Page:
Alexandria is famously called the “Pearl of the Mediterranean” and it is an enthralling fusion of history and modernity. A strong urge to be in this city came upon me in 2011, making me plan the first of my several months-long trips to Egypt, right in the midst of the post-revolution bedlam the country was experiencing.
I had always wanted to see Egypt and finally decided to make this trip after reading Lawrence Durrell’s Alexandria Quartet. The four books are an exploration of modern love, according to the author, and are written in masterful and poetic language. Few writers have such talent with words.
Durrell is a virtuoso, and his four books tell the same story from different perspectives and in powerful, haunting images. His love for Alexandria is tangible throughout. I fell in love with the novels, particularly Justine, and constantly dreamed of the Bride of the Sea, as some affectionately call Alexandria. I imagined myself waking up in the Cecil Hotel, in Ramleh Square, opening my balcony’s French doors, and stepping out to bask in the turquoise splendor of the Mediterranean. I imagined myself writing on its mahogany desk, as Durrell must have, and staring at the sea for hours when the words did not come. Alexandria was magical in my imagination and is even more so in reality.
The Cecil Hotel is a symbol of the now defunct opulence and cosmopolitanism of Alexandria’s glorious past, which is still palpable in its streets and in the wilting magnificence of its architecture. The Cecil was built in 1929 and is the setting of many scenes in The Alexandria Quartet. The books are set in the 1930s; a time when Alexandria was a true melting pot where native Egyptians, Greeks and Syrians co-existed with the French and British colonials. As Durrell writes in Justine, the first book in the Quartet: “Five races, five languages, a dozen creeds: five fleets turning through their greasy reflections behind the harbor bar.”
The Cecil’s ornate, but now tarnished beauty, evokes images of luxurious travels by train, jazz music, and elegant cocktail hours at Monty’s Bar. The hotel seems to be frozen in time, which is exactly what I was hoping for. The mirror, now rusted, where Justine and her lover Arnauti lock gazes in Durrell’s novel, remains in the Cecil lobby and even its original wood-paneled elevator is still in function, bringing passengers up and down inside its baroque, wrought-iron cages.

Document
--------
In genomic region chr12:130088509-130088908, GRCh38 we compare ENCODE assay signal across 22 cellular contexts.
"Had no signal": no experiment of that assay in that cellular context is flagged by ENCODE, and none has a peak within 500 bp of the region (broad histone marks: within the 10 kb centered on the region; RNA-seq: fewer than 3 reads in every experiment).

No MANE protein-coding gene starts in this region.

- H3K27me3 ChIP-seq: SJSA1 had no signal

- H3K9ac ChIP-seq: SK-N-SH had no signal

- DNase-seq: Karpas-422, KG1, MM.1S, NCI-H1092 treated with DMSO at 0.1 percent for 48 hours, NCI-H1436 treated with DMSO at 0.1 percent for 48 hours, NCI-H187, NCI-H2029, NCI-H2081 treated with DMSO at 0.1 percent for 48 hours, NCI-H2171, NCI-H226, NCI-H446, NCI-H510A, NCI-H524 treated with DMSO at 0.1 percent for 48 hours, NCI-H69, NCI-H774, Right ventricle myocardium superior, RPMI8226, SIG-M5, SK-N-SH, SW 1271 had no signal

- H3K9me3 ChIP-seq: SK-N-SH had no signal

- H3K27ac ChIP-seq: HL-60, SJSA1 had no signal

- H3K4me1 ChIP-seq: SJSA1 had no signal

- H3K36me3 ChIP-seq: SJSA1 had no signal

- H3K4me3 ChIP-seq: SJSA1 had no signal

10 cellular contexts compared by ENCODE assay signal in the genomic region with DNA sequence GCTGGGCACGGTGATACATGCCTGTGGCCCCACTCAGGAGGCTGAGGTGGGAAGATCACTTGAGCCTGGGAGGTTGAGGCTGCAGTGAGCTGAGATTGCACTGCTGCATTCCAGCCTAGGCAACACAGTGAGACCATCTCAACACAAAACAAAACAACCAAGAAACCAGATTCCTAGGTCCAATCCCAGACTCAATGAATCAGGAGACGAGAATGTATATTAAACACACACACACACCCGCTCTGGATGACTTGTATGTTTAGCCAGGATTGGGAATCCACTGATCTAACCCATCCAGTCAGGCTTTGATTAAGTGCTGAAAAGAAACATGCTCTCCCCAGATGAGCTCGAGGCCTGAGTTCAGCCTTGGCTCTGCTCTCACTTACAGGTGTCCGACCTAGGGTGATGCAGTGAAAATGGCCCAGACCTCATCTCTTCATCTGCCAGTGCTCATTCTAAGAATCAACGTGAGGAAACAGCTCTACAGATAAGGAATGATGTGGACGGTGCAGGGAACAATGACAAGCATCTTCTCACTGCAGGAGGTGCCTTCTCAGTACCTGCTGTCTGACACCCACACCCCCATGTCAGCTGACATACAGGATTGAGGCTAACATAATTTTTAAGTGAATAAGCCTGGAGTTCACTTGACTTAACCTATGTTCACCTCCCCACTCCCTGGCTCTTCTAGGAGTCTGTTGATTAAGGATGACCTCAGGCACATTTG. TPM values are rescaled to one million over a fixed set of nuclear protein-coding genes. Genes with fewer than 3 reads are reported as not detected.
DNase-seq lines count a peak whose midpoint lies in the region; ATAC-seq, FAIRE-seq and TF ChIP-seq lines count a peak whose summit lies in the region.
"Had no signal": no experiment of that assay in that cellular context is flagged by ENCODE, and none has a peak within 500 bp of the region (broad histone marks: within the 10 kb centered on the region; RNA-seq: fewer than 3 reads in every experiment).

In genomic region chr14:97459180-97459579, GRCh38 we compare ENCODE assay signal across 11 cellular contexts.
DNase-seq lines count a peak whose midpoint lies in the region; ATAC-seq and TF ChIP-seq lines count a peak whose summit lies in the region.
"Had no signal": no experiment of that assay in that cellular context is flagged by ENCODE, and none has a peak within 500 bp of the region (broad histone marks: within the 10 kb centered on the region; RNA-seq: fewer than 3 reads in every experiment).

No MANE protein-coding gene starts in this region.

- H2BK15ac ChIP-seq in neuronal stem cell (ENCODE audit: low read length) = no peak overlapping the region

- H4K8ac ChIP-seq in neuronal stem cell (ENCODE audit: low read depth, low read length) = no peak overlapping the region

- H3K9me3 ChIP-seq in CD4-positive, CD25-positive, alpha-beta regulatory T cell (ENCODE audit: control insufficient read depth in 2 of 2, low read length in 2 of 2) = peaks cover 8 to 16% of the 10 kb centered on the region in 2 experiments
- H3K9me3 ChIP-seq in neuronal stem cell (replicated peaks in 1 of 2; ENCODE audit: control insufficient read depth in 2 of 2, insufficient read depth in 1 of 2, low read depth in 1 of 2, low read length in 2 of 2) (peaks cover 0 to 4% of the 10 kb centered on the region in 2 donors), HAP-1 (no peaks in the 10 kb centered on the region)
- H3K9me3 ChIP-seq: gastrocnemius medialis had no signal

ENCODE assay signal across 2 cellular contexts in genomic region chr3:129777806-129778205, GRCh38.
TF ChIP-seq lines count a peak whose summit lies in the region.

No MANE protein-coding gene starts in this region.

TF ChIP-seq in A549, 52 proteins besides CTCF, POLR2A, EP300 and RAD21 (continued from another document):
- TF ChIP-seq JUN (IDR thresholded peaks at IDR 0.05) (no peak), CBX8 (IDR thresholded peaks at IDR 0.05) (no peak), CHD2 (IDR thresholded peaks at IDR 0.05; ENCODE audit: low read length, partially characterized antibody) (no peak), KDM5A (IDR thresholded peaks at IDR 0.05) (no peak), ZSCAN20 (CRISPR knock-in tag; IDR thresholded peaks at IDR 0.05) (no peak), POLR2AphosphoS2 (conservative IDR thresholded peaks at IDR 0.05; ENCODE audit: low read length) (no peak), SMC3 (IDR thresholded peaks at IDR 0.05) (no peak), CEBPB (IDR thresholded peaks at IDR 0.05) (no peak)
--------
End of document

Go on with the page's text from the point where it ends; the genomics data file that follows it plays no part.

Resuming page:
The hotel is located in Saad Zaghloul Square, home to the Opera House, which is well preserved despite being basically out of commission. As soon as you step outside the Cecil, you are warmly greeted by the hantour (horse carriage) drivers asking to drive you around the city. I recommend accepting; riding a hantour is a necessary part of experiencing Alexandria.
In this square, we also find a couple of cafes that are a local source of pride because they are important “characters” in Naguib Mahfouz’s novel Miramar: Les Délices and the Trianon.
Yes, Cairo is the queen of cities, massive and endlessly fascinating. But Alexandria and its inhabitants have a charm and a warmth that make it difficult to leave.
My Cairo friends had told me I would be able to see Alexandria in two to three days and expected me back quickly. To their surprise, weeks later, I was still in Alexandria and still felt it was not enough. They were disappointed and found me “provincial” for loving it more than Cairo. Yes, Cairo is the queen of cities, massive and endlessly fascinating. But Alexandria and its inhabitants have a charm and a warmth that make it difficult to leave.
Alexandria is poetry. It has the sea and its famous Corniche, which borders the Mediterranean and is crammed with fishermen, businessmen and women, girls in fuchsia hijabs, peasants renting out their brightly colored boats to tourists, and idle men smoking and catcalling foreigners and locals alike. Not to mention its impressively modern library, which I visited every morning during my stay. But most importantly, Alexandria is inhabited by the ghost of Constantine Cavafy, a Greek poet I greatly admire.